Inspectors rate care at James Paget University Hospital

James Paget Hospital in Gorleston

James Paget Hospital in Gorleston - Credit: Archant � 2006

A hospital serving patients in north Suffolk has been praised for providing good care.

Health watchdog, the Care Quality Commission (CQC) rated services at the James Paget University Hospital as ‘good’ following a four-day inspection in August.

The hospital, which provides care to a population of 230,000 across Great Yarmouth, Lowestoft and Waveney, was recognised for several areas of outstanding practice – but inspectors also found room for improvement in other departments, including patient record keeping.

Bosses said the report demonstrated good progress at the hospital, highlighting strengths while indicating areas requiring improvement.

During the inspection, staff were observed to be consistently compassionate and kind, allowing patients privacy and dignity. Inspectors witnessed examples of staff and patients having “genuine rapport”.

Families were kept up-to-date, while systems were in place to ensure information also flowed from wards to the board.

Professor Sir Mike Richards, chief inspector of hospitals, said staff at the NHS Foundation Trust were “dedicated, kind, caring and patient focused”, and that the executive team had also impressed inspectors.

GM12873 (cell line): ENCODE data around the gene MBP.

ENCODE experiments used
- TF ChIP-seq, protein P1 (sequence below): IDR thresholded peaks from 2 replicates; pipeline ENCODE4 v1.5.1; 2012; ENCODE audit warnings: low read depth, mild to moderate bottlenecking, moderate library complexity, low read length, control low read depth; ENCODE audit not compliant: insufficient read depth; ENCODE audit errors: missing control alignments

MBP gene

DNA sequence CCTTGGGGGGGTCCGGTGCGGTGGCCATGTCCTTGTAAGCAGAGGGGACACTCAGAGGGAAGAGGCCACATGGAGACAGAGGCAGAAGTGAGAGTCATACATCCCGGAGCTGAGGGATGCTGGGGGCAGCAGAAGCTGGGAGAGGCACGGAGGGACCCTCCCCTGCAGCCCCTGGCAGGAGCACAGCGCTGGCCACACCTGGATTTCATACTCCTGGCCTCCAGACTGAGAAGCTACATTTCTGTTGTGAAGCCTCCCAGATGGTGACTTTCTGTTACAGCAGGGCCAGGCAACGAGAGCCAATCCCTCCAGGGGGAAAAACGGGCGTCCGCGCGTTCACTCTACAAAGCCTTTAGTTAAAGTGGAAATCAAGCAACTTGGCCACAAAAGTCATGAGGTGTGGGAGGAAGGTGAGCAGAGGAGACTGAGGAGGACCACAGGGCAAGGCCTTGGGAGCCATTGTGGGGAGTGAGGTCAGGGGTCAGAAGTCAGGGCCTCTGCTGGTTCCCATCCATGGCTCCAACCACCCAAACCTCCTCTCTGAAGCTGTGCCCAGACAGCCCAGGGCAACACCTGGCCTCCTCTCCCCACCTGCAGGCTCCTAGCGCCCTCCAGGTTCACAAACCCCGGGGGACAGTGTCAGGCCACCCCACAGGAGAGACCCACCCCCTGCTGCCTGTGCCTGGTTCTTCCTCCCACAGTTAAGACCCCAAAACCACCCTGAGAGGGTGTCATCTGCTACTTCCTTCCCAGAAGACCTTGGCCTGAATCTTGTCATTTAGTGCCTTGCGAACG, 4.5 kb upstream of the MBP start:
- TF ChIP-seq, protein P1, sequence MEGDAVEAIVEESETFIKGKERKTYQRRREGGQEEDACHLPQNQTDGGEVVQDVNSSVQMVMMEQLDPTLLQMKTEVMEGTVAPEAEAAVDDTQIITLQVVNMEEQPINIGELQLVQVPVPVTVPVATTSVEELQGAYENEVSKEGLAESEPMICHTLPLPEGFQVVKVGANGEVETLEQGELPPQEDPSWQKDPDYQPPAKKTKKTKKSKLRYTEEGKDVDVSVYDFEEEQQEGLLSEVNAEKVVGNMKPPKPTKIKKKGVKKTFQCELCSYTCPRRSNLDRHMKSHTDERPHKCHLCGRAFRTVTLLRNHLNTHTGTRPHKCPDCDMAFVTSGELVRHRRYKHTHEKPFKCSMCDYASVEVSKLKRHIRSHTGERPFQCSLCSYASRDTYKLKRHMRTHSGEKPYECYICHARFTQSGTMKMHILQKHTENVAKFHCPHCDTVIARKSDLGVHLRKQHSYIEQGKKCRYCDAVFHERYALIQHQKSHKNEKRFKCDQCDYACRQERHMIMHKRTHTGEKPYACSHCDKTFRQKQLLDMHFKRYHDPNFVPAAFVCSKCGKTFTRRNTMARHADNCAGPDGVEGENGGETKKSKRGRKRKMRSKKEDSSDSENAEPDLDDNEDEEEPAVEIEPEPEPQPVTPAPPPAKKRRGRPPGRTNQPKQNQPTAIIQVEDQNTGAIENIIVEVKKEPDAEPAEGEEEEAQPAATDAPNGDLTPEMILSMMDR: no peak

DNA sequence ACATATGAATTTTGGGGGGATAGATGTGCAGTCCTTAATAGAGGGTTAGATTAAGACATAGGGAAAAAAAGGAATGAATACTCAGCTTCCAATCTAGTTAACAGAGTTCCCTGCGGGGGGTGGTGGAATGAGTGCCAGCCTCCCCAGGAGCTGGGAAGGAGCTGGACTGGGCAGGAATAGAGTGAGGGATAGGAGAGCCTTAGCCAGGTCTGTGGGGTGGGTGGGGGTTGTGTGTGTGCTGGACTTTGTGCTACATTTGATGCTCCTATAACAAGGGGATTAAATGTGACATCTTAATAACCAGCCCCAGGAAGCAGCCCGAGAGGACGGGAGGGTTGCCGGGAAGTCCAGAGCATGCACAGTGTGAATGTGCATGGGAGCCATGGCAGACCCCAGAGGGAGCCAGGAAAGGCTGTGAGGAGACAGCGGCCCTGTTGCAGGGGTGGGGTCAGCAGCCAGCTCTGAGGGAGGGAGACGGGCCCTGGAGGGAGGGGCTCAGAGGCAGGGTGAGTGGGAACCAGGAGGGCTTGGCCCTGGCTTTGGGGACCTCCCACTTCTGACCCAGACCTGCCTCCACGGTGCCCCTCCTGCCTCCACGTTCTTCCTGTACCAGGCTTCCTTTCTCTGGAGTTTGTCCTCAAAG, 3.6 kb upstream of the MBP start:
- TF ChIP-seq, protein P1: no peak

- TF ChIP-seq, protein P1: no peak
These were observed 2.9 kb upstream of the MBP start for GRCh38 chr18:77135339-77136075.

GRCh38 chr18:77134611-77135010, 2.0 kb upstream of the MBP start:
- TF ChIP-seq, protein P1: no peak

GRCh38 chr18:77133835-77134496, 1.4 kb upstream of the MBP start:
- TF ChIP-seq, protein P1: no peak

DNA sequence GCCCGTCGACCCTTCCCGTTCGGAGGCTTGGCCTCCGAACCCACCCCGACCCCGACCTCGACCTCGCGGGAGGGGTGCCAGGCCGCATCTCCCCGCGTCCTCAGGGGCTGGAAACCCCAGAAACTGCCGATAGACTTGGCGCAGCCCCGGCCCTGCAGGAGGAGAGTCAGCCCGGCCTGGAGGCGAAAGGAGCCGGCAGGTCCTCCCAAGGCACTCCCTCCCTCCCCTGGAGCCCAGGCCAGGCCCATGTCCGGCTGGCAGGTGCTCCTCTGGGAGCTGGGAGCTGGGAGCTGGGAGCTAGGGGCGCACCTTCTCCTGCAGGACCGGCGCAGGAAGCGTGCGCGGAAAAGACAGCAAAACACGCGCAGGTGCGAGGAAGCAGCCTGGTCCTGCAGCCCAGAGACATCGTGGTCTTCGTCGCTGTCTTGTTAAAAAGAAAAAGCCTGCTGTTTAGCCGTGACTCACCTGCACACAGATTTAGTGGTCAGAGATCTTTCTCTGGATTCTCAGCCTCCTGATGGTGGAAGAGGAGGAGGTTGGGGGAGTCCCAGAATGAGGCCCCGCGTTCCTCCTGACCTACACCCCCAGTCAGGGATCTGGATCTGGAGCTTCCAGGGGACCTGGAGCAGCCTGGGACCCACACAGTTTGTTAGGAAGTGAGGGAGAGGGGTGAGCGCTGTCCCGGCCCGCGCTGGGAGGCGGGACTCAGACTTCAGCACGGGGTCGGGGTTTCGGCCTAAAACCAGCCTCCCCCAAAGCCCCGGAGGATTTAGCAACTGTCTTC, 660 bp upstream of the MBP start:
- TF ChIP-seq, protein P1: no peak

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“The board was aware of where its challenges and successes lay and it actively managed any challenges and had put in place actions to mitigate these,” he added. “Trust executives were well known to staff and led them through an open door policy and staff were positive about the interactions with the senior management team.”

Inspectors said the hospital must ensure that all records are up-to-date and reflective of patient’s needs, that a non-executive director be put in place for end-of-life care, and that all Do Not Attempt CPR orders are completed fully and in line with national guidance. An alternative to the Liverpool Care Pathway for dying patients must, meanwhile, be put in place for people receiving end-of-life care, and that all equipment must be checked at a frequency as per trust policy.

Hospital chief executive, Christine Allen said the outcome was testament to the teamwork and dedication shown of staff.

She added: “The CQC inspection and report provides us with a useful benchmark with which we can measure our service as a whole – and our progress towards achieving our vision of being a well-led organisation delivering compassionate and safe patient care through an engaged and motivated workforce.

“I believe the report demonstrates that we have made good progress and highlights areas where we have strengths.

“It also shows us where improvements are needed and we are already taking action to strengthen those areas, so that we can further improve the quality of service we offer our patients.

“We can demonstrate a culture of continuous improvement over the last two years, which we will continue with the support of our staff and stakeholders.”

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